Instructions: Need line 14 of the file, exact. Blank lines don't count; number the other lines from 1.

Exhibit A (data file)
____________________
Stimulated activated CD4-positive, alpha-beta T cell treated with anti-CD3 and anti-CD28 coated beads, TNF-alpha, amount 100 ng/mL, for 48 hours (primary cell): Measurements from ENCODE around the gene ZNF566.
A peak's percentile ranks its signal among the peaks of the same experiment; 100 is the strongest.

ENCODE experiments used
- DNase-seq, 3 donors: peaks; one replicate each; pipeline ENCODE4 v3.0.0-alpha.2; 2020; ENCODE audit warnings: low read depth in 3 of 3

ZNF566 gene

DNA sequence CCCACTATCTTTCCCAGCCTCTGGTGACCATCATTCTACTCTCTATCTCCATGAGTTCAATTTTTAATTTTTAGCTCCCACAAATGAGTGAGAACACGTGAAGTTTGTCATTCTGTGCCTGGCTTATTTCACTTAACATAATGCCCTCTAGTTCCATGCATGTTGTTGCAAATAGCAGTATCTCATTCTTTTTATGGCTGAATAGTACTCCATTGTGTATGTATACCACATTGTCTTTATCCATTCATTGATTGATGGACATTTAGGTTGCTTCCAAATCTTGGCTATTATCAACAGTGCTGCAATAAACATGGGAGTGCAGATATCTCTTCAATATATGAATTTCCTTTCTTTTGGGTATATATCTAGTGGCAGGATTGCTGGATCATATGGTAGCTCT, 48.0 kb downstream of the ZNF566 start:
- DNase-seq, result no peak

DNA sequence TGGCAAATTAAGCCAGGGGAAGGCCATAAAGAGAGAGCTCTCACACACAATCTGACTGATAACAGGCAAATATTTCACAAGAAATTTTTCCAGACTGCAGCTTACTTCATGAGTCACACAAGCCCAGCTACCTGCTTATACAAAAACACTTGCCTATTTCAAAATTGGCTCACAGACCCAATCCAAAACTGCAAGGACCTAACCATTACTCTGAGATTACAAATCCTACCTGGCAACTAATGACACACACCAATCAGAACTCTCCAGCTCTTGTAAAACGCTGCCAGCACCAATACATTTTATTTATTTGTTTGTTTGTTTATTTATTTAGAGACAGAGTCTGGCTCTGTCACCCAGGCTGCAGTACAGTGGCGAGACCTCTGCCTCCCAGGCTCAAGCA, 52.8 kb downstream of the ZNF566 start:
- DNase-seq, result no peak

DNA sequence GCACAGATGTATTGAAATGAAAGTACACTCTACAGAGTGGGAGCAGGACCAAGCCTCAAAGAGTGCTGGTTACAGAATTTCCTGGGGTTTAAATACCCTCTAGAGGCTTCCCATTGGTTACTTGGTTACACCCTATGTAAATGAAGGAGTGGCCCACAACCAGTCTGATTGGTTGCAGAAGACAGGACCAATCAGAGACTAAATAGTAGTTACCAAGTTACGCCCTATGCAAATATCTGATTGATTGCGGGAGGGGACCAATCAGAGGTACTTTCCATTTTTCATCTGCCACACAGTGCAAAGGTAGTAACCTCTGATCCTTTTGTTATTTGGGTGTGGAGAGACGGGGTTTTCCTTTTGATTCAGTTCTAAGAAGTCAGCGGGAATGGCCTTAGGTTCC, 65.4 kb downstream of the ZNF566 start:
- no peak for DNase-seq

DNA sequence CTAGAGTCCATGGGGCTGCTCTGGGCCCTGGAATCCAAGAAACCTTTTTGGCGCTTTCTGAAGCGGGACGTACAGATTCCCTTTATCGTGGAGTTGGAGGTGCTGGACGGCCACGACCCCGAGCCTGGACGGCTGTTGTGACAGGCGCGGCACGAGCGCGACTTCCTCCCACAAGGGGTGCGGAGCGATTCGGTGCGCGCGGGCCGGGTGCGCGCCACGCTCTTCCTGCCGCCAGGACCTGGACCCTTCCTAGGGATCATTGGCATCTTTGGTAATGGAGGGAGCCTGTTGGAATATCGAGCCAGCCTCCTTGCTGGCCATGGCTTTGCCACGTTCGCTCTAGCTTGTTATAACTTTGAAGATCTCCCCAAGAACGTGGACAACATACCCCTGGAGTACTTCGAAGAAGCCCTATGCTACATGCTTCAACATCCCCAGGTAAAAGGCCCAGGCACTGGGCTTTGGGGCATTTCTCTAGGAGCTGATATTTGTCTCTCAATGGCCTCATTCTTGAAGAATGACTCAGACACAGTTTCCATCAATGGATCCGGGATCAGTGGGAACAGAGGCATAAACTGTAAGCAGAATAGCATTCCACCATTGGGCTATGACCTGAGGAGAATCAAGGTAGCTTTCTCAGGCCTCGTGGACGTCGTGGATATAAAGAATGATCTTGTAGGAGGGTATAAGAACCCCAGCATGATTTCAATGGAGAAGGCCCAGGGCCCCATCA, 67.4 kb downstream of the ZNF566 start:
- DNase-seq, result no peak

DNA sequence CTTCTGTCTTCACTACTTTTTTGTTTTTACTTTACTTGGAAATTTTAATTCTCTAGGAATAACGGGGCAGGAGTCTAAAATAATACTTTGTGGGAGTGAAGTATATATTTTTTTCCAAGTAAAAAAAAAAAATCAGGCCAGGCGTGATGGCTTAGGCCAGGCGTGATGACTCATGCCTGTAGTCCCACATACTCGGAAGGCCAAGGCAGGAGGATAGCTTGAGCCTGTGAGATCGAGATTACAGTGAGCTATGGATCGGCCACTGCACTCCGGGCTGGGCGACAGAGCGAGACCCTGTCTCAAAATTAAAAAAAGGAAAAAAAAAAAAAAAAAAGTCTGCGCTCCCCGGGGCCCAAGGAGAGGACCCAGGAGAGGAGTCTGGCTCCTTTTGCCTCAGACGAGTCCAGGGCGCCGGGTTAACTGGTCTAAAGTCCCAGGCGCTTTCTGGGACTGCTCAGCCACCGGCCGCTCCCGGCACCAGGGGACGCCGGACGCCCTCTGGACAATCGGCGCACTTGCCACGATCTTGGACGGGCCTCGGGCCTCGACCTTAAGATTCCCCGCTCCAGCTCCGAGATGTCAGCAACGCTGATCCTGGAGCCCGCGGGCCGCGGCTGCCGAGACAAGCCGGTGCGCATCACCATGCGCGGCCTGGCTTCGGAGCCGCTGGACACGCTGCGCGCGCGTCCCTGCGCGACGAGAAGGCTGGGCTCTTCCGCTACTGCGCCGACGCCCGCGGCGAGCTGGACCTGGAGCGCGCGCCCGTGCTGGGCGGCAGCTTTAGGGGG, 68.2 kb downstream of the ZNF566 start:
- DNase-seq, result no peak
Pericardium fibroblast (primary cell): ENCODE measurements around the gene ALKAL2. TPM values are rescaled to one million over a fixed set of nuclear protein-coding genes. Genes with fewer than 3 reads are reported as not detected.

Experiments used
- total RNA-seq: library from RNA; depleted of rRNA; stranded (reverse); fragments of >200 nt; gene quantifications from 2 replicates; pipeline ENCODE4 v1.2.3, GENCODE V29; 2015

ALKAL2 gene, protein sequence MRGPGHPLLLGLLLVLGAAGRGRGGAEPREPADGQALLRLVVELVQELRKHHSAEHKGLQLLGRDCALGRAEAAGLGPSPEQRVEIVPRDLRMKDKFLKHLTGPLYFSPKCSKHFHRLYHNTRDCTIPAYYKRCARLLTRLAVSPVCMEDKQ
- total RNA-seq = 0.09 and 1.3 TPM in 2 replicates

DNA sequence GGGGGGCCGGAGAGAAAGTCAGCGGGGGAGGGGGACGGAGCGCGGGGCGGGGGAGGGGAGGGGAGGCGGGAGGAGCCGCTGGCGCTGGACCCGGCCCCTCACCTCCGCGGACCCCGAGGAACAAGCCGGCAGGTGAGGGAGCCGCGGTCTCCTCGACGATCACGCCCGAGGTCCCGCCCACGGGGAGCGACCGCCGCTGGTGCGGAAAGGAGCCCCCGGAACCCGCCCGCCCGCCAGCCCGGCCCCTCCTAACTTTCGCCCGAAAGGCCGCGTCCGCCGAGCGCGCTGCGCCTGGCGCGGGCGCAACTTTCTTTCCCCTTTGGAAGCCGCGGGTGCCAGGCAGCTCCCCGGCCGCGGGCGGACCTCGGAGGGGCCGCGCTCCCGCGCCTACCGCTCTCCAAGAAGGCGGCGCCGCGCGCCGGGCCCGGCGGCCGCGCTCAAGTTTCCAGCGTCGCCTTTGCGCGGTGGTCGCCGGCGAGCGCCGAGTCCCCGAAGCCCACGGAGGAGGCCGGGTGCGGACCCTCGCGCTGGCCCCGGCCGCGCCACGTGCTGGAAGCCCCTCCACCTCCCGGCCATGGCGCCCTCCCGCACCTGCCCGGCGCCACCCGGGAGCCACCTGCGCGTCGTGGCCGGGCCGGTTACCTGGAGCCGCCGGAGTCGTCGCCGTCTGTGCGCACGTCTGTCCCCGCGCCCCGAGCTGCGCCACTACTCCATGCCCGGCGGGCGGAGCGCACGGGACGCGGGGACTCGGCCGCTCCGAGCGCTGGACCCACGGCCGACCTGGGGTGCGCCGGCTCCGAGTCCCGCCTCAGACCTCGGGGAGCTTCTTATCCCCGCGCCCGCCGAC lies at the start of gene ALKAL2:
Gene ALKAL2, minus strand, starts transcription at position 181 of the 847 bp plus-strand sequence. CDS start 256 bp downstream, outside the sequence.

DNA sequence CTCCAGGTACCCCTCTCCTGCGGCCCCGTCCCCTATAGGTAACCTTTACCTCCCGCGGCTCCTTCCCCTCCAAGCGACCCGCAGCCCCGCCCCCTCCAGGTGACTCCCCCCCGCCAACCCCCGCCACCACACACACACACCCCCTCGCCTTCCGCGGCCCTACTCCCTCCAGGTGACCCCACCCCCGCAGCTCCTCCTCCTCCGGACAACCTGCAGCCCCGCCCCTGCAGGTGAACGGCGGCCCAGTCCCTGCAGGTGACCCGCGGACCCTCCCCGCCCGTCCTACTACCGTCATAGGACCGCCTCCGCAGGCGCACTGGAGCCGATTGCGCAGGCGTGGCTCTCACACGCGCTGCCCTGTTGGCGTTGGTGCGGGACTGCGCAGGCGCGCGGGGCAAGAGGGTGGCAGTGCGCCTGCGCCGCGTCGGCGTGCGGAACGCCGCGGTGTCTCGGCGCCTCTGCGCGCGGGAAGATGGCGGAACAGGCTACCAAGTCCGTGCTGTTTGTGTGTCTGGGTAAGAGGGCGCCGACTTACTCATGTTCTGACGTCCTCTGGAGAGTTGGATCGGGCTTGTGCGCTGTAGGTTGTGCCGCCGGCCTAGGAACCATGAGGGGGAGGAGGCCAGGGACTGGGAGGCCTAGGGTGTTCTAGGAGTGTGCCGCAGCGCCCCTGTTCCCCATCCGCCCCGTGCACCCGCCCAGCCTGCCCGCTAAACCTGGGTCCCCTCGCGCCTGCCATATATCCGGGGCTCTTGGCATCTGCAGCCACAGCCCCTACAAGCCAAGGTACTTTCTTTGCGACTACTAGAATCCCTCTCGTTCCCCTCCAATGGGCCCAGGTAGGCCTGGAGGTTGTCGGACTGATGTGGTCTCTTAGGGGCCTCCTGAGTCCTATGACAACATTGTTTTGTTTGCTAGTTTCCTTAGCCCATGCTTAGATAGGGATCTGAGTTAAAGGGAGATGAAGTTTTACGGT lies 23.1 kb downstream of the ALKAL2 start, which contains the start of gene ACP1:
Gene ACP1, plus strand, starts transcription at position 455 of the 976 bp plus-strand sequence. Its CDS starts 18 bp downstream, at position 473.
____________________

DNA sequence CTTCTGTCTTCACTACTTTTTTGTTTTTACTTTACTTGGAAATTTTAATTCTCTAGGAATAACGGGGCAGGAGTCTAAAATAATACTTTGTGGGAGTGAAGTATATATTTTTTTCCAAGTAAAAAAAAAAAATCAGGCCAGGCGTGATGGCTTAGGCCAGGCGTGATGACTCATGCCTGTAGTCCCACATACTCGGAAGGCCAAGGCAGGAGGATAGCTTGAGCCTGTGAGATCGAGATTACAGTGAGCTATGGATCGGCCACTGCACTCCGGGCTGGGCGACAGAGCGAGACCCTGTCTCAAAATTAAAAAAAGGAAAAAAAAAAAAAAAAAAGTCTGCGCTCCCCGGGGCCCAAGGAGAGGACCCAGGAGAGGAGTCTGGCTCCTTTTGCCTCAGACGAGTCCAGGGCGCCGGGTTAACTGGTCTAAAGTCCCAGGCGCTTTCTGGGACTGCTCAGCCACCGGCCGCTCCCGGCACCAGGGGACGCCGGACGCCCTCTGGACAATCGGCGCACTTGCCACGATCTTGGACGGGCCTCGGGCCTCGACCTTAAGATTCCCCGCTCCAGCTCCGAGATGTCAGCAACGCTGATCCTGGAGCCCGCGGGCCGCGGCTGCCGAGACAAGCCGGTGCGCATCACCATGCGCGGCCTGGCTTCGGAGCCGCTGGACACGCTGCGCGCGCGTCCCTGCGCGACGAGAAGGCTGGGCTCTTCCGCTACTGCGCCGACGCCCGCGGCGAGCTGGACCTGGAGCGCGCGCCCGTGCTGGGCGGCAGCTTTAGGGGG, 68.2 kb downstream of the ZNF566 start: